Like many other games, such as chess, Monopoly, or otherwise, football is a game of political strategization. It is a game built on crafting a strategy of defence, a buffer zone or zone of distribution at the midfield and an effective attack. The decision to play defensive, Catenaccio, or offensive football, to make the midfield more porous or rhizomatic, to emphasize short Tiqui-taca passes, or long kicks are just a few of the strategic questions that have kept football coaches and philosophers awake at night, and also what lends certain squads their identities. Such strategization is often necessitated in marketing strategies, health or other crisis management, as well as in political campaigns as much as in warfare.

Concurrently, football across the globe has also become a platform that reflects issues of migration and postcolonial realities. In the FIFA World Cup tournaments, after all African countries were eliminated, one could notice that many African fans shifted their support to the French national team, which was colloquially referred to as FC Africa United. This humorous take points at a deeper relation between France, England, Germany, Portugal, and many other countries around the world and their colonial relations.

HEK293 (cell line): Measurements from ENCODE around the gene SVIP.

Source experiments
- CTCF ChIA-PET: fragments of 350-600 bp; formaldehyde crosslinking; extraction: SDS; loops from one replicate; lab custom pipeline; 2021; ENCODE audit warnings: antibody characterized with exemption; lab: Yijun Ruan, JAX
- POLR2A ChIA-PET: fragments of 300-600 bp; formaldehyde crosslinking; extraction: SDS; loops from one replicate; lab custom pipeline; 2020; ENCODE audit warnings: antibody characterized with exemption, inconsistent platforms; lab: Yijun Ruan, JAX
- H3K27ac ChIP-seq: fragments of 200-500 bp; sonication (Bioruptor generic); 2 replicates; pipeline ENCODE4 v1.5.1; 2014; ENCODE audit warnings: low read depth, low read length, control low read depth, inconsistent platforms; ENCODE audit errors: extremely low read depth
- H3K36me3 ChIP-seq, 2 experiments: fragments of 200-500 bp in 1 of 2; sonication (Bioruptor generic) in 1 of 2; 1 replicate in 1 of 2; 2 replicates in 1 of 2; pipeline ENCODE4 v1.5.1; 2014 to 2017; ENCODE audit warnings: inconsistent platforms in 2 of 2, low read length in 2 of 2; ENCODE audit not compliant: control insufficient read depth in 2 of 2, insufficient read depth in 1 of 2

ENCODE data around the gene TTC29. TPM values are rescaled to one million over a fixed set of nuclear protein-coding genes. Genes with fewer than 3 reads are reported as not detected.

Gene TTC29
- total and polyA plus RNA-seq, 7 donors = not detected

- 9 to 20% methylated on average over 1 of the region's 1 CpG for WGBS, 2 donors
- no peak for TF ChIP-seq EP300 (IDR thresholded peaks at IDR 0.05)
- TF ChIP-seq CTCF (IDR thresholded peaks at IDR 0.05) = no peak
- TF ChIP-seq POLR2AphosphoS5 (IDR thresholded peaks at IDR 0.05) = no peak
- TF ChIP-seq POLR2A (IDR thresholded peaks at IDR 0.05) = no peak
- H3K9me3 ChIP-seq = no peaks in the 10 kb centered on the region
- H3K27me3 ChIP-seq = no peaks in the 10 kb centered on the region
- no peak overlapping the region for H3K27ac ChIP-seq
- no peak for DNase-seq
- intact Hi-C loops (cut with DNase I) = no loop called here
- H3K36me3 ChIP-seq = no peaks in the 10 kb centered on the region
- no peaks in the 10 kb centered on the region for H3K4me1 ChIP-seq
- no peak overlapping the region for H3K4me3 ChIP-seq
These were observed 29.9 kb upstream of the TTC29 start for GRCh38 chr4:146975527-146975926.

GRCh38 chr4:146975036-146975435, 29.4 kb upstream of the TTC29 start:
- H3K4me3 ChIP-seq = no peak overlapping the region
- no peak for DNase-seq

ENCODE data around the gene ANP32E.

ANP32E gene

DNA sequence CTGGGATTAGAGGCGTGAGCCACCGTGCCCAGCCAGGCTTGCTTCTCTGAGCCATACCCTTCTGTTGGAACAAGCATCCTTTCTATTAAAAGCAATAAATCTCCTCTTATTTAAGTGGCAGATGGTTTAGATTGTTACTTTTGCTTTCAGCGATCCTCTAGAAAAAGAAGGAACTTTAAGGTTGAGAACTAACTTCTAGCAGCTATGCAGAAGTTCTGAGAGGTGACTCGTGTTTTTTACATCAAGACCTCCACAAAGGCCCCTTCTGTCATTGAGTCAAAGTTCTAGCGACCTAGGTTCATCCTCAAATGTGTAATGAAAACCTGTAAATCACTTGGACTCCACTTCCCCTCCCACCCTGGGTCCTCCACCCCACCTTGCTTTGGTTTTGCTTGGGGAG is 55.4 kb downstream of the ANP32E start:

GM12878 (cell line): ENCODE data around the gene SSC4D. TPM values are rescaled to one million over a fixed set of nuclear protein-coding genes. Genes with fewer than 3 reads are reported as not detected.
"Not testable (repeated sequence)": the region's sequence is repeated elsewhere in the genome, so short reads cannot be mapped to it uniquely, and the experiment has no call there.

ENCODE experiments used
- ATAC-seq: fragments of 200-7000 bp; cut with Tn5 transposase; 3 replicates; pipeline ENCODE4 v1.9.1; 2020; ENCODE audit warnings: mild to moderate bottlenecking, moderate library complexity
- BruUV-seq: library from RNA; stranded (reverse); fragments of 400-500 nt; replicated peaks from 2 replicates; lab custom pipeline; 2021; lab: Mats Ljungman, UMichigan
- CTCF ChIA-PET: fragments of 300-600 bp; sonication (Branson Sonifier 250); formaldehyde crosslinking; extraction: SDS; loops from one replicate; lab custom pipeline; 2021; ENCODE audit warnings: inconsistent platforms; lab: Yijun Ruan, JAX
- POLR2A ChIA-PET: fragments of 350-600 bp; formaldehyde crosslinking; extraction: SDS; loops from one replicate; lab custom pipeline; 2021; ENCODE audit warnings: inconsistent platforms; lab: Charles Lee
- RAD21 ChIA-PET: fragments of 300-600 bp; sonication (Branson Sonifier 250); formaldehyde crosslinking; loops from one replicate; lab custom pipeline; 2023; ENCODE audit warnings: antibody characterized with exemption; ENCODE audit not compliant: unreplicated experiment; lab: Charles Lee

Newcastle United player Garang Mawien Kuol and his brother Alou Kuol, who until 2023 played for VfB Stuttgart, have come under particular focus, especially during the the 2022 Qatar men’s World Cup, as children who were forced to flee South Sudan to seek refuge in Australia and now play for the Australian national team at varying levels. This story of migration is also witnessed in the German men’s national team with  players of second and third generations of Turkish ‘guest workers’ like Mesut Özil or İlkay Gündoğan, to mention just a few.

Football, Gender, and Sexuality